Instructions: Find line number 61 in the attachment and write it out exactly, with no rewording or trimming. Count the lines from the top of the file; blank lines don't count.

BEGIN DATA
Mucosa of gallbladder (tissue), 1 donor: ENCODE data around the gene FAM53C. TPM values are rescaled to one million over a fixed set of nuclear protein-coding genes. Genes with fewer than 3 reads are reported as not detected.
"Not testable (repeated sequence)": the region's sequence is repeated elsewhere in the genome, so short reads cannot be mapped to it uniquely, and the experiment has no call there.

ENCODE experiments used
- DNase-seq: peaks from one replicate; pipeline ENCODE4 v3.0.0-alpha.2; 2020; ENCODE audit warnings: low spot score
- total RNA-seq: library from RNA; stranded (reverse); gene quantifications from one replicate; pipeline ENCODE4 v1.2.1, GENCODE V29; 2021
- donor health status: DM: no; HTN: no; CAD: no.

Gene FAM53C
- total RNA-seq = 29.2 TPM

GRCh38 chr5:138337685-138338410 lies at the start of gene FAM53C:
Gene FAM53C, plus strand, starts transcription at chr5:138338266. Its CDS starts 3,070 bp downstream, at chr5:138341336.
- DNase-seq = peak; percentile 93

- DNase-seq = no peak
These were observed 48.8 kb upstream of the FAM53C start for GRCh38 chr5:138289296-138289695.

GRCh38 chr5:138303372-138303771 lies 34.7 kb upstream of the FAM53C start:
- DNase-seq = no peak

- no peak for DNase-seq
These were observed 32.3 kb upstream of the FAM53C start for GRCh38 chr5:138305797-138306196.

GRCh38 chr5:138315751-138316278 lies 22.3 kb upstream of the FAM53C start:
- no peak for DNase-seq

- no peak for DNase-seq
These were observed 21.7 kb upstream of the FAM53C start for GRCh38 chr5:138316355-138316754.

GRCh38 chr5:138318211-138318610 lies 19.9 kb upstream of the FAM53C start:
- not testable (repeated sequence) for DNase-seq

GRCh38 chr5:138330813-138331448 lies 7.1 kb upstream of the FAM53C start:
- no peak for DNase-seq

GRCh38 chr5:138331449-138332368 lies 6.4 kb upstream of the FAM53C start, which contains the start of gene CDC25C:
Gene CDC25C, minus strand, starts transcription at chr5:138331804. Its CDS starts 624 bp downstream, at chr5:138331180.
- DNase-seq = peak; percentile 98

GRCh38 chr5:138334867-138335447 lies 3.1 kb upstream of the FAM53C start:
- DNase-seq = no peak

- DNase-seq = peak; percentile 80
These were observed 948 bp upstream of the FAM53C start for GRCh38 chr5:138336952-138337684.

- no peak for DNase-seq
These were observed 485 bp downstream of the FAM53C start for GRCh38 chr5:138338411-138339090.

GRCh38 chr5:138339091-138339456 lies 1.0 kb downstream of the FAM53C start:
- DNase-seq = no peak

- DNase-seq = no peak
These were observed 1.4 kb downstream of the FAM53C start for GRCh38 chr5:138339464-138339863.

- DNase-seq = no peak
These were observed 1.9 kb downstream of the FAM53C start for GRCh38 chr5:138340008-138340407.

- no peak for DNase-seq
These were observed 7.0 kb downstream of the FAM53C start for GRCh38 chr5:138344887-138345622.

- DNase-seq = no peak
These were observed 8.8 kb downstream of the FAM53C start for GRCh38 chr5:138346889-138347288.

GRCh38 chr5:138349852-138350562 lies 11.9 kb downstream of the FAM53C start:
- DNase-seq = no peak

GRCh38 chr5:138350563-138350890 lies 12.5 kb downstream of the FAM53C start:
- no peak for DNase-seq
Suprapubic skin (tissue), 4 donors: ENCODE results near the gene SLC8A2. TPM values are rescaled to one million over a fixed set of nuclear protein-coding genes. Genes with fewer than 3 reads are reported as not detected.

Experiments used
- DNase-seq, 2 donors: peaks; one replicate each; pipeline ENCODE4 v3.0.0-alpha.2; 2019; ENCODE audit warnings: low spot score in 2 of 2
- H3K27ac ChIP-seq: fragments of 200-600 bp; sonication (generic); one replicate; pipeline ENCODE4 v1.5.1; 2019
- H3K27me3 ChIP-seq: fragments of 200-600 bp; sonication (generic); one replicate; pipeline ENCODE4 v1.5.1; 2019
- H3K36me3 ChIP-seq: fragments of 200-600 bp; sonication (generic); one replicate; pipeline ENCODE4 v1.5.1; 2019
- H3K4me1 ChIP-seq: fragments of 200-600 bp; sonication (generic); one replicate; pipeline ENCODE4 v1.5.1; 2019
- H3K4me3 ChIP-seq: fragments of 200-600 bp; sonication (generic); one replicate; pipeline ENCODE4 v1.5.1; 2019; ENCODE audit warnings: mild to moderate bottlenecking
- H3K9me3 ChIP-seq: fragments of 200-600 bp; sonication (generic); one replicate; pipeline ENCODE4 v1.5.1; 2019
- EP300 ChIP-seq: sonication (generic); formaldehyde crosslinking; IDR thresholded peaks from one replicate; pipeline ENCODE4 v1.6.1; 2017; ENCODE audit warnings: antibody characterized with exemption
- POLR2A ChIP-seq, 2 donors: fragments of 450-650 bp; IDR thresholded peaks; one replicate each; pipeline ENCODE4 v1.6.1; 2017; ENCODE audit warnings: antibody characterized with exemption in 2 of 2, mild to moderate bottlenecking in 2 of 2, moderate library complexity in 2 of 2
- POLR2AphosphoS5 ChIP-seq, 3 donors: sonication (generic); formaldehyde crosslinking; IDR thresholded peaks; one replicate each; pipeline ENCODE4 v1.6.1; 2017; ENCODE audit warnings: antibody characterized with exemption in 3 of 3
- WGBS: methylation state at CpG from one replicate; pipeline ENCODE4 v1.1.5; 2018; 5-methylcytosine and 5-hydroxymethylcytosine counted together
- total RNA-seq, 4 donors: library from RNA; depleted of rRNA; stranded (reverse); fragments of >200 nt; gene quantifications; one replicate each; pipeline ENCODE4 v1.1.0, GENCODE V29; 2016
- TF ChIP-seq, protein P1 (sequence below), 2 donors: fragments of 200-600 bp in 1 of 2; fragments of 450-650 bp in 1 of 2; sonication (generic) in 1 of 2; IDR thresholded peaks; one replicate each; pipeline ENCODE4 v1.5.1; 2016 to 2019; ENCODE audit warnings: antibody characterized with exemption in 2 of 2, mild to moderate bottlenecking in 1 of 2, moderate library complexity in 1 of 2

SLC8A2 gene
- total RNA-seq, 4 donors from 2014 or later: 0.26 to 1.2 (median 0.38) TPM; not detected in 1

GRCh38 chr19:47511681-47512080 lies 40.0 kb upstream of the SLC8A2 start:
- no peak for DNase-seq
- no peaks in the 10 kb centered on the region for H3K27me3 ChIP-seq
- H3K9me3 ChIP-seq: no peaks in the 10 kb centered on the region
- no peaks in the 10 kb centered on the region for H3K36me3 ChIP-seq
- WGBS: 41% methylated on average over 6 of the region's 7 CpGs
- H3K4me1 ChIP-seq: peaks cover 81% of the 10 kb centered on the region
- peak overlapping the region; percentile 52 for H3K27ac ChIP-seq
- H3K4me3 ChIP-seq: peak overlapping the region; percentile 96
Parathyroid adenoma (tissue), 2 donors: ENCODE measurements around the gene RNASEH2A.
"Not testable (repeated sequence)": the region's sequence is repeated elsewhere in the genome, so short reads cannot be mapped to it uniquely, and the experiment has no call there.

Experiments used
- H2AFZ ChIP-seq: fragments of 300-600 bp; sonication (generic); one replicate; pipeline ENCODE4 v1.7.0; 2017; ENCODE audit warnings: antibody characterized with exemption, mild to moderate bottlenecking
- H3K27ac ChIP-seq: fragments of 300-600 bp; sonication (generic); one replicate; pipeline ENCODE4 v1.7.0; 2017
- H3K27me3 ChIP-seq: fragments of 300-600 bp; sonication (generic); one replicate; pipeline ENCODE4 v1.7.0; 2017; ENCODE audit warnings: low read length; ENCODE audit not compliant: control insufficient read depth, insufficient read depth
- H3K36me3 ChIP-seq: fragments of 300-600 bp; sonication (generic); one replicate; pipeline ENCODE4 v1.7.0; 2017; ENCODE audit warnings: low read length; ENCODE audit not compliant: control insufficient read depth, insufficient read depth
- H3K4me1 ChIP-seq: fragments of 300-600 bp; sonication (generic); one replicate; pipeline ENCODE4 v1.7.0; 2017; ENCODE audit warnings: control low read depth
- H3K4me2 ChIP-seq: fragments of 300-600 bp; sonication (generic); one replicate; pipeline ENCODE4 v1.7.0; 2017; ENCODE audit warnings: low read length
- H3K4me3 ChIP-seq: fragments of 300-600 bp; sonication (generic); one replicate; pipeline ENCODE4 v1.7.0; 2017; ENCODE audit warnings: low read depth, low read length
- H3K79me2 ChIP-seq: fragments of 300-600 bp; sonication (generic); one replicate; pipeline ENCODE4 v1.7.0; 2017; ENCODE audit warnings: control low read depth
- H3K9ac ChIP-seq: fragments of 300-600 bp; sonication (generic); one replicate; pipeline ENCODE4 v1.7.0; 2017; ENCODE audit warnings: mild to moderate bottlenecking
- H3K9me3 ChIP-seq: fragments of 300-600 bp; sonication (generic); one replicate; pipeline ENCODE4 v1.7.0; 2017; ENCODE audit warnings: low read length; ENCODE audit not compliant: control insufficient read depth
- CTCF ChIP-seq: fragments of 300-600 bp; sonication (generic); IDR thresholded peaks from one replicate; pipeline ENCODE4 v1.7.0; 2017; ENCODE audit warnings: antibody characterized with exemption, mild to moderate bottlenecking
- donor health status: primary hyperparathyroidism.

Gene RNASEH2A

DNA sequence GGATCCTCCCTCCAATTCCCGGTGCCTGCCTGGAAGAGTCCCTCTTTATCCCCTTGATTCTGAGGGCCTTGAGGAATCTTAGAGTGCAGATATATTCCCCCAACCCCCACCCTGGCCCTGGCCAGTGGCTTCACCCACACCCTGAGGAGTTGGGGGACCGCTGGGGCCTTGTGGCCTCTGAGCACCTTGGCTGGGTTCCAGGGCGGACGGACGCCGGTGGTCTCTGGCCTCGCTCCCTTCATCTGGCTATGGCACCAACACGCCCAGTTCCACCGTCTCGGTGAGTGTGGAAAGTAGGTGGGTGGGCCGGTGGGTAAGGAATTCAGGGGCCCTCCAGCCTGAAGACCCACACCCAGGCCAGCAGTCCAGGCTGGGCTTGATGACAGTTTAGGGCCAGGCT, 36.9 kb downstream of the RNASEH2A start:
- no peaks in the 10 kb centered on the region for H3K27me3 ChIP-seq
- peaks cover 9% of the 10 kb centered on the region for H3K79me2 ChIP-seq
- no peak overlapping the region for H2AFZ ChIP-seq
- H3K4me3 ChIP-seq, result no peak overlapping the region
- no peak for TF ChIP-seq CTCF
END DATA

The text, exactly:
- WGBS: methylation state at CpG from one replicate; pipeline ENCODE4 v1.1.5; 2018; 5-methylcytosine and 5-hydroxymethylcytosine counted together